4 reasons why procrastination is actually a good thing and how to move through it
One of the most beautiful and challenging things about being a creator is being in charge of your own schedule when it comes to putting out content and new courses. While your audience might be counting down the days until your next course launch, it’s might be causing you some stress. It’s all too easy to fall into the trap of procrastination, especially the closer it is you get to the end result.
Maybe your procrastination shows up as cleaning your whole apartment during the time you had time blocked to work. Or it could be getting lost in a social media scroll. Either way, procrastination can be a frustrating and detrimental pattern to be stuck in. Read on to find out why this tendency popping up is actually a good thing, and what you can do to shift away from it.
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How procrastination can be a good thing
1. Noticing procrastination patterns is a sign of increased self-awareness
As humans, our brains run on patterns—both consciously and subconsciously. While many of these habits and tendencies can go unnoticed, tuning into your procrastination patterns is a sure sign of increased self-awareness. That is a marvelous thing because you can’t grow and improve an aspect of yourself that you’re not aware of.
The key here is not to get judgemental or critical of yourself. Instead, get curious about this pattern in a neutral way. You can bring even more ease by bringing a sense of love to yourself for being in this pattern. (Check out the next tip for more on why it’s beneficial for that to be the case.) Become very observant of this pattern from the perspective of collecting data. The more you know, the more information you have to work with when shifting away from it.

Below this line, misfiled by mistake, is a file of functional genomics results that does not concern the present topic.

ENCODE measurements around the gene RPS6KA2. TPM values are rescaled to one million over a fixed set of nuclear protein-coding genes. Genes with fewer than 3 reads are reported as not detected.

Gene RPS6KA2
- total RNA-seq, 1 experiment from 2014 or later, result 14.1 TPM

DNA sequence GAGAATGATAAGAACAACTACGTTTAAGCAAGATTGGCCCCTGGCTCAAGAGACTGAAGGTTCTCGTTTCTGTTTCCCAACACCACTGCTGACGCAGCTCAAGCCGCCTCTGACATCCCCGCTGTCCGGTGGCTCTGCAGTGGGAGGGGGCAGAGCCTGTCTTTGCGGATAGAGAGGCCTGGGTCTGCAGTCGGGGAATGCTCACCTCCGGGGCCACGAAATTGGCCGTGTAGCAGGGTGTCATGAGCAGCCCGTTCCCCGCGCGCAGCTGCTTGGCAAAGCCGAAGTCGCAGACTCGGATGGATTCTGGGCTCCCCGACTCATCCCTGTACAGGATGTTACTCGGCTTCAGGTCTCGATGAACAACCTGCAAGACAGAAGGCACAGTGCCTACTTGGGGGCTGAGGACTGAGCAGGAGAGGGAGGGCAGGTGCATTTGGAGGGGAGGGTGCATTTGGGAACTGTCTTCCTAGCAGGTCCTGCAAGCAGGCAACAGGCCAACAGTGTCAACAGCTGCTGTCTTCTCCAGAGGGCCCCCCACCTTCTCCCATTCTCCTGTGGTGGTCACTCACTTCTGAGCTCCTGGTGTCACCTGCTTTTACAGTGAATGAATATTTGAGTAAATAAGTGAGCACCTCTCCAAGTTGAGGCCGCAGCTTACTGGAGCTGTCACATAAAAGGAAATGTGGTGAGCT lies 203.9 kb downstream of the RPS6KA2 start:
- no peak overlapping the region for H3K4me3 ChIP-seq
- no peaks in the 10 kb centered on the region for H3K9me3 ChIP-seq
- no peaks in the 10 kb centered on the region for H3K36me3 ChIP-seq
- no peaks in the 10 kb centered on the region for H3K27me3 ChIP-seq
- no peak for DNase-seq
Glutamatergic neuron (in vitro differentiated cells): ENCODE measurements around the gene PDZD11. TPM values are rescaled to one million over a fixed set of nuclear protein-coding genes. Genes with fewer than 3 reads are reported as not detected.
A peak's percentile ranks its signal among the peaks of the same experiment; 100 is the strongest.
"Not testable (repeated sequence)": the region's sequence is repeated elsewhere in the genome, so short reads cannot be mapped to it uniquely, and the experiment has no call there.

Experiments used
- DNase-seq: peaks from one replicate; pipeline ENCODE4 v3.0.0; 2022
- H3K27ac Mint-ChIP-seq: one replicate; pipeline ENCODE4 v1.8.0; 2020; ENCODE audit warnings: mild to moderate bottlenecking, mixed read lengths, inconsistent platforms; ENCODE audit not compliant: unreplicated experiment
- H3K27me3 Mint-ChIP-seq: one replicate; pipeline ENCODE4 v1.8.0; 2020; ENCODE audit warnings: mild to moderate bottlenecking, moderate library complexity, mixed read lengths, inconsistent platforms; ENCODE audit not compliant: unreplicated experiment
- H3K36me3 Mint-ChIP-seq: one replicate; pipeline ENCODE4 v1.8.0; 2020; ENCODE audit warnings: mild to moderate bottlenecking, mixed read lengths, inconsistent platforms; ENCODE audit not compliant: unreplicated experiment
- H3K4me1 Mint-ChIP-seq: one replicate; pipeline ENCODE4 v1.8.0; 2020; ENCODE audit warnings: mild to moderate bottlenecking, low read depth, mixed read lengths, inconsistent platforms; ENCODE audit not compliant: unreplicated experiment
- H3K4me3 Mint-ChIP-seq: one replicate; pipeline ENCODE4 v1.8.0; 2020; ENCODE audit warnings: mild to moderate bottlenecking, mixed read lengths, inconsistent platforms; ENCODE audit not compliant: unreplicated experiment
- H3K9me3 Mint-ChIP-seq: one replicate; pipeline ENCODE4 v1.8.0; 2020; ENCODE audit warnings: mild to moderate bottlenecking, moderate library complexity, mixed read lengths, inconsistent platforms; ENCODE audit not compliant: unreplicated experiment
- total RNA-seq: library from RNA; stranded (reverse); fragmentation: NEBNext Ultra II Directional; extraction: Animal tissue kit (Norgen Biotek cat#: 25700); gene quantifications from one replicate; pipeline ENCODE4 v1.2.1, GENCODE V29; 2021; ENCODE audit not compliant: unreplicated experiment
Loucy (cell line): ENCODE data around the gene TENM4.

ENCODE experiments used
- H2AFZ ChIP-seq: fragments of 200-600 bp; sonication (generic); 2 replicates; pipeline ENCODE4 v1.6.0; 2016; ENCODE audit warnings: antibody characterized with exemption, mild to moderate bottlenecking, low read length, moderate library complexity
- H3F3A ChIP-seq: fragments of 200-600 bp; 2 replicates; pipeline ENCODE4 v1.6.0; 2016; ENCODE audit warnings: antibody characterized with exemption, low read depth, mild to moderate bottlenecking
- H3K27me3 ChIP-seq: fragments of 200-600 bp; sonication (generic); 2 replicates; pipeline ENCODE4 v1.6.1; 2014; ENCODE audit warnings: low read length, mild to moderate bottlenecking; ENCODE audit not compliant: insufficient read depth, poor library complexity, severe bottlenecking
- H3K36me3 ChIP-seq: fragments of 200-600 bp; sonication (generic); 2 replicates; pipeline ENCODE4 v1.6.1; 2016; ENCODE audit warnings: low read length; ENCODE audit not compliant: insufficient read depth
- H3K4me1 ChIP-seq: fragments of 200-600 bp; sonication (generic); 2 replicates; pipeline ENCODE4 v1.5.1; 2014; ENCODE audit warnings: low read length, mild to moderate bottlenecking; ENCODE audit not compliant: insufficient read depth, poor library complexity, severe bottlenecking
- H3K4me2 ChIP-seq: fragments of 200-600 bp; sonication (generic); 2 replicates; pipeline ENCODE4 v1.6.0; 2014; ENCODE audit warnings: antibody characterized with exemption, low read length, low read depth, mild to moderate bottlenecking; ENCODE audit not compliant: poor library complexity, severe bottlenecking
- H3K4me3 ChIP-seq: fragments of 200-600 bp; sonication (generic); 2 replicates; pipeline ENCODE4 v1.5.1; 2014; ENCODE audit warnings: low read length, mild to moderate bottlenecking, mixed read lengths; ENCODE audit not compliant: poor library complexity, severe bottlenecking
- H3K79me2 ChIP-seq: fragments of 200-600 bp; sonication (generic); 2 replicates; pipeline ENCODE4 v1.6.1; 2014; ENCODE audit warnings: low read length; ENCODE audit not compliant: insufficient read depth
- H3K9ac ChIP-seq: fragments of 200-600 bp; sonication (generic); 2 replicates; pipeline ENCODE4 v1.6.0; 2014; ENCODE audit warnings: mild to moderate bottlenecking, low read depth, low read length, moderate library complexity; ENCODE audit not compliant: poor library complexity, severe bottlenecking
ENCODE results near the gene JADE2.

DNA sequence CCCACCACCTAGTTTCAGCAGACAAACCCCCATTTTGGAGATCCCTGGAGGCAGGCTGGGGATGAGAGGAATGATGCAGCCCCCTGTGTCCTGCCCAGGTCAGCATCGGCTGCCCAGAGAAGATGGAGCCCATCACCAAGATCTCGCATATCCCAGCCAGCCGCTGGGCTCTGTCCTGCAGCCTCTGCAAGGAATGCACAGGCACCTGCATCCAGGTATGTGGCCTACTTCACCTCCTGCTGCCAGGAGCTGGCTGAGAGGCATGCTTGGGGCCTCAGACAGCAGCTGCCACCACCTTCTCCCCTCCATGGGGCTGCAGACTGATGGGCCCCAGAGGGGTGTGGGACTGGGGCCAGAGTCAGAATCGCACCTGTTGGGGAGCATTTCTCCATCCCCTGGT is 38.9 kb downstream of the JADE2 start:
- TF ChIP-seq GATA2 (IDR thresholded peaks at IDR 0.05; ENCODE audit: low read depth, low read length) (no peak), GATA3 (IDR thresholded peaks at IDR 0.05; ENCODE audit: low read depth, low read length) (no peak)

Pay attention to when this tendency is most likely to show up. Is it when you’re working on a certain project or during a specific time of day? Notice what it is that you tend to do as a form of procrastination. Is it when you’re bored snacking? Getting lost in your phone? Or doing other “productive” but unimportant tasks—like organizing your desktop or color coding your planner?
It’s also important to check in with how you feel after spending time procrastinating. And if there are any beliefs or mindsets you have that relate to it. “I work better under pressure” or “This course (or whatever project) probably won’t be that good anyway” are just going to feed the procrastination pattern. Take note of these elements and proceed to number two!
2. Procrastination is a sign that your brain is trying to keep you safe
In order to grasp the significance of this one, it’s important to understand that our brain’s primary function. Before higher-order thinking, working towards goals, creativity, and even developing your sense of identity, is safety. The number one job, and the element that the mind will prioritize over all else, is keeping you in a state of perceived safety. Even if from the outside looking in that might seem like self-sabotage in the form of procrastination.
While this can seem annoying, take a minute to give yourself gratitude for this. Your brain is doing exactly what it’s meant to. And that gets to be celebrated with some loving appreciation. Giving thanks for this doesn’t mean it needs to stay that way. You’re simply acknowledging and accepting an advanced defense mechanism that your brain has learned to do. And that’s a powerful step on the journey to change.
You might be wondering what exactly your brain is keeping you safe from with procrastination. And the answer to this will vary from person to person. One reason why is to protect you from criticism or judgment. You can’t be criticized for something you haven’t shared with the world. The same goes for fear of failure. You’re guaranteed protection from failure if you don’t put your course out there in the first place.